back to article DCSF reins in ContactPoint scope for police and A&E staff

The Department for Children, Schools and Families is resisting broadening access to the ContactPoint database for police officers and A&E staff, two groups most people would consider to be the frontline of spotting child abuse. Staff from the department admitted that this was for politcal expediency rather that to prevent …


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  1. andy

    NHS and Police

    If A and E are not allowed to access record and neither are the police the question is - who is ?

    More signs of joined up thinking by our political overlords

  2. Pete James

    You couldn't make it up

    From what i can see, the ACPO wanted access to the database, the Ministry said no, the ACPO said it could mean a child could be at risk, the Ministry said that could happen anyway.

    What was the point of this again? Apart from CapGemini waltzing off with another bag of cash?

  3. Ian K

    Police and medicos only need to wait

    It'll just be a few days before someone gets hold of a copy of the database that's been misposted/left on a train/dropped in a pub car park.

    Then they can take a local copy, slip in their own updates, and hand back a reburnt copy with a "Ooooh, good job we found this before it fell into the wrong hands!" comment.

    From past experience that'll probably let them make more frequent updates than the "gatekeeper" system, TBH.

  4. Frizz
    Paris Hilton


    "A&E visits tended to be for minor concerns anyway." Just shows how removed from reality these guy's are anyway, no doubt 'major' concerns go private, just like those troublesome infestations one keeps catching!

    Anyway, we all know access via a train seat/tube station/wine bar will soon be coming to a locale near you!

    Now where did I mispace that blade server??

    Paris...coz I know she wouldn't mispace my hardware

  5. Brian
    Thumb Down

    If they are going to have this database

    Surely police, teachers, GPs and A&E staff should be the first to get access, rather than the last?

    It is, after all, those groups that are most likely to detect the signs of abuse.

    More upside down thinking from the Neues Arbeit untermenschen.

  6. Anonymous Coward
    Anonymous Coward

    you know

    It is bollocks, I seem to remember one of my friends kids fell off a slide and hit its head, the friend in question then needed to go through quite a bit of trauma convincing idiotic medling and quite possibly retarded social workers that she wasn't abusing her child and that yes indeed the thing had fallen off of a slide and hit its head. The A&E staff tend to be quite up on reporting these things, sadly social services (as an organisation - not the individual very good social workers - and there are a few, not many but a few) couldn't spot a child in need if it was smashed against their office window. And no poxy database is gonna change that.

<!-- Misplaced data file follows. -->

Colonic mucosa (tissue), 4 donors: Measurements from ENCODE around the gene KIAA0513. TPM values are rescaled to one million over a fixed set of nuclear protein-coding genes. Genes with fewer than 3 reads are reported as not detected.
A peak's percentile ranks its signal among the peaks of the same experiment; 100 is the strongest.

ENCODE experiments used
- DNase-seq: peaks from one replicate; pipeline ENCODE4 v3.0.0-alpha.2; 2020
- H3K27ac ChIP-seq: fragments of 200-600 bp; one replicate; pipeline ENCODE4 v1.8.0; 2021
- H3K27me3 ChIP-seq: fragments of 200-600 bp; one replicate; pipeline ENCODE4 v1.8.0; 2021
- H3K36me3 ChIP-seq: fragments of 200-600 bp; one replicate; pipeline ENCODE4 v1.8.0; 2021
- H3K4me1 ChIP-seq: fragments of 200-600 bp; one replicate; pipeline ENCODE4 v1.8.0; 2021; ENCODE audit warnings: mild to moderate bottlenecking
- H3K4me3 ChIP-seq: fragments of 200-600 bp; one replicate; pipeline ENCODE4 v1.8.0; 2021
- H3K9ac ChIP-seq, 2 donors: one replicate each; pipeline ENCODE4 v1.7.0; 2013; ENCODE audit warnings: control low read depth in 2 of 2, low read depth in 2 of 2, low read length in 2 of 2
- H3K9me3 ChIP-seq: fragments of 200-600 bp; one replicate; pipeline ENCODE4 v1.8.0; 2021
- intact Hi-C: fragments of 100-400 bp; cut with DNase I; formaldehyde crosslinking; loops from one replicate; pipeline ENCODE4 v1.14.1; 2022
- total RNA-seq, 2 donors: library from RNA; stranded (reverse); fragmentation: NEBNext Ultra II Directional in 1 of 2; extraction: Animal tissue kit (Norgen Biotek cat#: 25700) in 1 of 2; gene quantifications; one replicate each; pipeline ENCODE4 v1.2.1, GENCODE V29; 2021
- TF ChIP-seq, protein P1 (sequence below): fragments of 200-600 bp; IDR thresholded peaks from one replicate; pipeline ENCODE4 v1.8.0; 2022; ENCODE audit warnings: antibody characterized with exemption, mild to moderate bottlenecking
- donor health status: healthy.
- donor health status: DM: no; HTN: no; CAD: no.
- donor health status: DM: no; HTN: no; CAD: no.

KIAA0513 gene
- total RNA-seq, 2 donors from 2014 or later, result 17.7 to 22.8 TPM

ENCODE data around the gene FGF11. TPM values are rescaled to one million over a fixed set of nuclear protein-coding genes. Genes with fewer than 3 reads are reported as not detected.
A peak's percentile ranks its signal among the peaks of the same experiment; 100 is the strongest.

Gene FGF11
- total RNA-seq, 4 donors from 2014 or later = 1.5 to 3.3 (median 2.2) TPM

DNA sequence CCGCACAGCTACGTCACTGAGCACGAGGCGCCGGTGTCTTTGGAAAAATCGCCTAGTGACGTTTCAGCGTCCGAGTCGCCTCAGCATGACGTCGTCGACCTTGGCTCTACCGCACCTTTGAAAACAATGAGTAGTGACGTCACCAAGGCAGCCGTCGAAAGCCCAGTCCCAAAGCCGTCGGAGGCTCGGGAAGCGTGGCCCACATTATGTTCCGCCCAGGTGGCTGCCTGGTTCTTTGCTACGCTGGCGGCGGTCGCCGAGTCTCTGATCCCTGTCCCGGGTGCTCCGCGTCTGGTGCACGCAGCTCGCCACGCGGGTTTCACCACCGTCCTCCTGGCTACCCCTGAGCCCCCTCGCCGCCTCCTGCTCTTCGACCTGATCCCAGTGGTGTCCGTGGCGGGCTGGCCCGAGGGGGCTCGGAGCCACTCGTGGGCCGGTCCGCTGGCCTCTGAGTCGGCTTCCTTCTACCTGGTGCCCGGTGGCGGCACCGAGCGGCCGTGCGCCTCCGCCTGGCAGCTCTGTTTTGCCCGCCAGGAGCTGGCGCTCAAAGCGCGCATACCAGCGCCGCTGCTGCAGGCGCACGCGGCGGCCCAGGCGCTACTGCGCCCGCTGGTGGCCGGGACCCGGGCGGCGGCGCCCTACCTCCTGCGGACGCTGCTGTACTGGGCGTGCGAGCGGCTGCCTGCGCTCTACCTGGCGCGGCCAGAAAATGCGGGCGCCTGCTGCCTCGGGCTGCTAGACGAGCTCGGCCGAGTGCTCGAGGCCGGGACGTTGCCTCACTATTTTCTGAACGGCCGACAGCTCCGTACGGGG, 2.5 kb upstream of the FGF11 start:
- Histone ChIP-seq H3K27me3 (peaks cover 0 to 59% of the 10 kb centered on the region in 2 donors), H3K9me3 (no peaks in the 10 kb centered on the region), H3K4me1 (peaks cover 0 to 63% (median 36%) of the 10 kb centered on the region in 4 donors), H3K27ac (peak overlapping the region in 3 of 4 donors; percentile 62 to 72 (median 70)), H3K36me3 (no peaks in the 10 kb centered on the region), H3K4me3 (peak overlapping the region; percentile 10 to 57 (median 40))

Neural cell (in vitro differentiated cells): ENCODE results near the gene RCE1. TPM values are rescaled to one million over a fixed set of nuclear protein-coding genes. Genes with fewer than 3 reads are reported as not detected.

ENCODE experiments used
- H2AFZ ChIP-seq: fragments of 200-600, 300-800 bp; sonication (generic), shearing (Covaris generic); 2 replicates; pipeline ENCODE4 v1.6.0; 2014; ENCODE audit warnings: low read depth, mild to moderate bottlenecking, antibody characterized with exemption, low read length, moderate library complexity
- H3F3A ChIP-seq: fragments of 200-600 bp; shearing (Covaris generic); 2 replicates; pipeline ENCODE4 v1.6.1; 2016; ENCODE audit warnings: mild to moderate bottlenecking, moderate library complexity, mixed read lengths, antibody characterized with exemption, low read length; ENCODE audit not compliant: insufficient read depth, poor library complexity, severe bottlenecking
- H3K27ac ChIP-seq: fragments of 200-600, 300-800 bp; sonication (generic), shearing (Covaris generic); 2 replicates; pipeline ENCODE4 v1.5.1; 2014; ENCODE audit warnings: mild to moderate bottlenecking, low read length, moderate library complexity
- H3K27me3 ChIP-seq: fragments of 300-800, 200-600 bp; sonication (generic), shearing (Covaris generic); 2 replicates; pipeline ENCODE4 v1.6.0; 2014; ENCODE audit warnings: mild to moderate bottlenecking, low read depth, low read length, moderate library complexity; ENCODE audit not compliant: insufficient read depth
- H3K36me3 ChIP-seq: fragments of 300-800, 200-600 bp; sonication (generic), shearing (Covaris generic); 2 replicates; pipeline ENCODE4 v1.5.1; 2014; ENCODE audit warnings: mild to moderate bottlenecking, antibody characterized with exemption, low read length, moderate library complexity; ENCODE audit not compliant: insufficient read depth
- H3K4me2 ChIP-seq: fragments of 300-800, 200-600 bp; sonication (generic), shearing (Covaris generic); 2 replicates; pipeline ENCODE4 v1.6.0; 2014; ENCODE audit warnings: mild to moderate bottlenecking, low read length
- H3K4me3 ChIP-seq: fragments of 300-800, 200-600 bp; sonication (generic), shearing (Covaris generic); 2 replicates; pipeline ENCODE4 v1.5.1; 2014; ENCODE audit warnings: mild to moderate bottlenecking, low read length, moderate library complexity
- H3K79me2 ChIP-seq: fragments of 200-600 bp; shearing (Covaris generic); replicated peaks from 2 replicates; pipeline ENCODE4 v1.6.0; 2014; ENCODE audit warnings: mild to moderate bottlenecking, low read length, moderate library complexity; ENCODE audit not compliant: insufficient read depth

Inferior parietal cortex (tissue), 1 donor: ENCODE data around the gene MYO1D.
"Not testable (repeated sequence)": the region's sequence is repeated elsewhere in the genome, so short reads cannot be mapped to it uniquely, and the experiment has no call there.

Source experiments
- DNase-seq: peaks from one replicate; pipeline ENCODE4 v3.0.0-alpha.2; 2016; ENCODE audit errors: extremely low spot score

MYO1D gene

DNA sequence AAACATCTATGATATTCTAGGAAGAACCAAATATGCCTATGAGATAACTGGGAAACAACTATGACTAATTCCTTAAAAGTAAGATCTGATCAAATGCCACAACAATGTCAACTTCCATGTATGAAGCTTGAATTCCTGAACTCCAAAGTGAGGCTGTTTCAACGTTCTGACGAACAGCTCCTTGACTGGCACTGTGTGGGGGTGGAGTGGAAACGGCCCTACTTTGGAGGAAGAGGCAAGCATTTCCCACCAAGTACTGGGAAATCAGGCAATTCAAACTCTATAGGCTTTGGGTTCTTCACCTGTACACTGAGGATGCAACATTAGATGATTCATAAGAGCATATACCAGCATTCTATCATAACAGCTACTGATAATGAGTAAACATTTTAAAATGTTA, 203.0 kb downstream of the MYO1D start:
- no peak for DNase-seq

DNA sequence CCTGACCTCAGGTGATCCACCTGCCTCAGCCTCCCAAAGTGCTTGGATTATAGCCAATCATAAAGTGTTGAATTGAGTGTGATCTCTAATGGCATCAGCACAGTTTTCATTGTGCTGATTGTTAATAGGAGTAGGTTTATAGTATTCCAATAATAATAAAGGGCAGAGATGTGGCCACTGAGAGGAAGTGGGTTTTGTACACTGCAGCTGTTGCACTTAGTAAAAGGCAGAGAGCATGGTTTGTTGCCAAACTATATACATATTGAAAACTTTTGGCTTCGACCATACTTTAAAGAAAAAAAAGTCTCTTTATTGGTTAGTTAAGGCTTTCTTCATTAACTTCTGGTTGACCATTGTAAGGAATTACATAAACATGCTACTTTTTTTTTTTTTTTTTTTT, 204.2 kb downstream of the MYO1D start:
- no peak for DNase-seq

7. Anonymous Coward

    Good call

    This is not only a reasonable position for the DfCSF to take, but even if they had said "yes" to wider police access, it's difficult to see how this would have been achieved technically.

    Project SENTINEL, a national project run by the then-PITO (Police IT Organisation, subsumed on 1 April 2007 into the National Policing Improvement Agency) was shelved in December 2006 for cost reasons. It was intended to produce a national police child abuse investigation case management system, following on from Recommendation 104 of Lord Laming's enquiry into the death of Victoria Climbié, and in fact the proposal had been agreed by all parties concerned... but there was allegedly no money to pay for it. Consequently, the police still have no way of knowing if a child or young person coming to their notice has been the subject of a child abuse investigation in the next force area, or indeed anywhere across the country.

    I wonder what Lord Laming's view of that will be...?

  8. Simon.W

    let us not forget...

    that in the Baby P case the social services had the information but made a deliberate decision not to take action.

    With ContactPoint does this mean the social service will make the decision not to act that much faster, thus allowing such abuses to drop under the radar even quicker? I think this is a very good reason to scrap ContactPoint.

  9. Anonymous Coward
    Thumb Down

    And they wonder why we dont' trust them...

    I mean let me see if I get this right

    the Database is for "social workers" and the leike so they can see if a kid from any area has already been spotted as a "potential abuse" victim and they can act on it, HANG ON...

    The kids teacher, school nurse or A&E Personel are all more likely to spot something is a miss, than a bleeding social worker, I know there are a few good ones but most I think can't be bothered .

    Unfortunatly in this day and age of "PC'ness" they can't do half of things teachers could do when I were a lad, sad really.

    This looks like a way for social services to sit with their fingers in their ears humming loudly that they can't hear you etc, etc...

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